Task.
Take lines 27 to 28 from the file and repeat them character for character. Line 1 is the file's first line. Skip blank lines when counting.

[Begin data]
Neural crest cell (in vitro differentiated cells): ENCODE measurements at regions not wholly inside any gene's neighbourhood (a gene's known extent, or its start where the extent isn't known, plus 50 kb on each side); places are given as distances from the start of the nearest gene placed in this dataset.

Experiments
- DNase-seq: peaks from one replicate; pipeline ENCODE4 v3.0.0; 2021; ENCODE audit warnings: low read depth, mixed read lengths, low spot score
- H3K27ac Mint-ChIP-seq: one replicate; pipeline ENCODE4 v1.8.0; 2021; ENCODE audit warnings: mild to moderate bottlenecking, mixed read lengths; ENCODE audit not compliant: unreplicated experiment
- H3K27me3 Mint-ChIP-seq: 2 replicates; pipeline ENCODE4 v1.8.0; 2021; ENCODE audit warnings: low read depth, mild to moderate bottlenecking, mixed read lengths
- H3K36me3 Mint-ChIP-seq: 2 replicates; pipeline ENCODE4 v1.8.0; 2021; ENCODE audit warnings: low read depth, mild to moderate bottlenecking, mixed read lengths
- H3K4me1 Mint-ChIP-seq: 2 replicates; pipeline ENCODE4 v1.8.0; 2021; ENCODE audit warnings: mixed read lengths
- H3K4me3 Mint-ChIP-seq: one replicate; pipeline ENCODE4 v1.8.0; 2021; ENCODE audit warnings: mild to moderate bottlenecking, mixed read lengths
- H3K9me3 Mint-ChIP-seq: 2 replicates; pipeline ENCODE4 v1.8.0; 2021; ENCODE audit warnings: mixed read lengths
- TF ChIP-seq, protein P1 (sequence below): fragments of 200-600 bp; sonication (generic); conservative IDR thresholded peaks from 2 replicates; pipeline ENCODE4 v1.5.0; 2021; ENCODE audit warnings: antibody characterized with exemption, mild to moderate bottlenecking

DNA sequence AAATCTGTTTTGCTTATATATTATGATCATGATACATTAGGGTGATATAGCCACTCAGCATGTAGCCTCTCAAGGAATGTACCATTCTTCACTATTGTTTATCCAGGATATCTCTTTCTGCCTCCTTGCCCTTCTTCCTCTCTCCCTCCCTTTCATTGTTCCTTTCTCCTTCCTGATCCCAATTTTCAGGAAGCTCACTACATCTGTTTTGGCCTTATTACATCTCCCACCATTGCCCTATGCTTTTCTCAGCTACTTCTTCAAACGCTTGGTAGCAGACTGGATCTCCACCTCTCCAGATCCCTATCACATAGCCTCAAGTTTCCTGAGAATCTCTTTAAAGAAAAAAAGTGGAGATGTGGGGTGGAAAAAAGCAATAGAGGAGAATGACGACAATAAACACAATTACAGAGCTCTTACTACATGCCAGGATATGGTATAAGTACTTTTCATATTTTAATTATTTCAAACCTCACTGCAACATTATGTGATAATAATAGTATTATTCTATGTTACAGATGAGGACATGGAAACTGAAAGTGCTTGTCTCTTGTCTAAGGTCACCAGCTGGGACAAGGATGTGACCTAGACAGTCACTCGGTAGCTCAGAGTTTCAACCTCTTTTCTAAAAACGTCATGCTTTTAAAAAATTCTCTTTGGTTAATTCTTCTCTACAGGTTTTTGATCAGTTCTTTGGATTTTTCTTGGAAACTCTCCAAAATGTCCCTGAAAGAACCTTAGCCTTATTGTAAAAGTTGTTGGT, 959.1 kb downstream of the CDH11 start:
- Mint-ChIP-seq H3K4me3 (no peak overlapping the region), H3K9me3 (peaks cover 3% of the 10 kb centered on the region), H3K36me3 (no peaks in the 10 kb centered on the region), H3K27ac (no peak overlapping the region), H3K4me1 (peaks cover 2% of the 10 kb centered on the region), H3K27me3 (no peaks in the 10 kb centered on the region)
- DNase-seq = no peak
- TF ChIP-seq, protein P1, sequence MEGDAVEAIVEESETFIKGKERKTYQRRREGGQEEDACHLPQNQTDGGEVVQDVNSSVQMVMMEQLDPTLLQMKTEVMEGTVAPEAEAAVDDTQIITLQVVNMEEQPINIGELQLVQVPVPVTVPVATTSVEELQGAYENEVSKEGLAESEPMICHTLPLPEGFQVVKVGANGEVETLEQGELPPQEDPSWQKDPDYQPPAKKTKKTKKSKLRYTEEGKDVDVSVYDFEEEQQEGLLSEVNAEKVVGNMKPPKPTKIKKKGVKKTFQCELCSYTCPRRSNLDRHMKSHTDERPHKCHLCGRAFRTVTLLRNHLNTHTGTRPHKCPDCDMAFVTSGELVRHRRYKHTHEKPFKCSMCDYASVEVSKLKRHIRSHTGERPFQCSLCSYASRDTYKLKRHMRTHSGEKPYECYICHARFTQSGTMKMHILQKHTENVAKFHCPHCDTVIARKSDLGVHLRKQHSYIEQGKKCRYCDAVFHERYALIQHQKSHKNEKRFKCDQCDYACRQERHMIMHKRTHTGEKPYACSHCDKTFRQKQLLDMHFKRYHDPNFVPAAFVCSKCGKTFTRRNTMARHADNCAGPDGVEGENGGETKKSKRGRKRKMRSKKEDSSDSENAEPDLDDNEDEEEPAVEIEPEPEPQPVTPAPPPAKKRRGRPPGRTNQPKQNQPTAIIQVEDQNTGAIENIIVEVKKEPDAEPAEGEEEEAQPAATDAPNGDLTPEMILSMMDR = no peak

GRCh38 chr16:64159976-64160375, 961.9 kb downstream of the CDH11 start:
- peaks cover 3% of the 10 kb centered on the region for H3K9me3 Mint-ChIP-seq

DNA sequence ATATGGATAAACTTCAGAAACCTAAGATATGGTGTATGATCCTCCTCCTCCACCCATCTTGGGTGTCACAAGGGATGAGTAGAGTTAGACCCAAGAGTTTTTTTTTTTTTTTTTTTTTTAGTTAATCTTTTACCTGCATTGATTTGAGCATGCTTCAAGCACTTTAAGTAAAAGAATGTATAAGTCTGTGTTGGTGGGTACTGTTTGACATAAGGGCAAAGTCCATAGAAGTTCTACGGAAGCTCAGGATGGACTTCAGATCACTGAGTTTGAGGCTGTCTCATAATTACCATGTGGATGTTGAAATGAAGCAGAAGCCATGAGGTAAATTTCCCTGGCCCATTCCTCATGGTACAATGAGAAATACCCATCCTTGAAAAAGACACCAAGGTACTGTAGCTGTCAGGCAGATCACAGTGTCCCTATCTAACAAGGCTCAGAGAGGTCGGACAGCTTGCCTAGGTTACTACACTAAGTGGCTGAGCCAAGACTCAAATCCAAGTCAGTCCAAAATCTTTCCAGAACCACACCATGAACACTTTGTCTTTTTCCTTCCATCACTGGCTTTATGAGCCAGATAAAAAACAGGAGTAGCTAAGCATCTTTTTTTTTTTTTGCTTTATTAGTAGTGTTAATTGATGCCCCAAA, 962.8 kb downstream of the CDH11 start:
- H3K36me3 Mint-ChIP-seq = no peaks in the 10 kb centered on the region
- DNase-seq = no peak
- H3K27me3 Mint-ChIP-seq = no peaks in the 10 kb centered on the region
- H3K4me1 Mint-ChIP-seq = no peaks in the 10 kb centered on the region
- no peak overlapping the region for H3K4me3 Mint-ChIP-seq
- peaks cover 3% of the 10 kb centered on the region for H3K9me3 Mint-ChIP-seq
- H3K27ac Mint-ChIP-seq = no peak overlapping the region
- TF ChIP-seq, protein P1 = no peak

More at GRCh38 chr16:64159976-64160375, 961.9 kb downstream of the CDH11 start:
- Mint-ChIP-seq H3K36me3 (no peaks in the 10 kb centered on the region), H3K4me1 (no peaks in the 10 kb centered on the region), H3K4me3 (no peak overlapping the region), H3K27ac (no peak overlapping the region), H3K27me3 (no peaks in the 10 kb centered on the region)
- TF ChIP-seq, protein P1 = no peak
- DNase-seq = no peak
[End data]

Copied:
- Mint-ChIP-seq H3K36me3 (no peaks in the 10 kb centered on the region), H3K4me1 (no peaks in the 10 kb centered on the region), H3K4me3 (no peak overlapping the region), H3K27ac (no peak overlapping the region), H3K27me3 (no peaks in the 10 kb centered on the region)
- TF ChIP-seq, protein P1 = no peak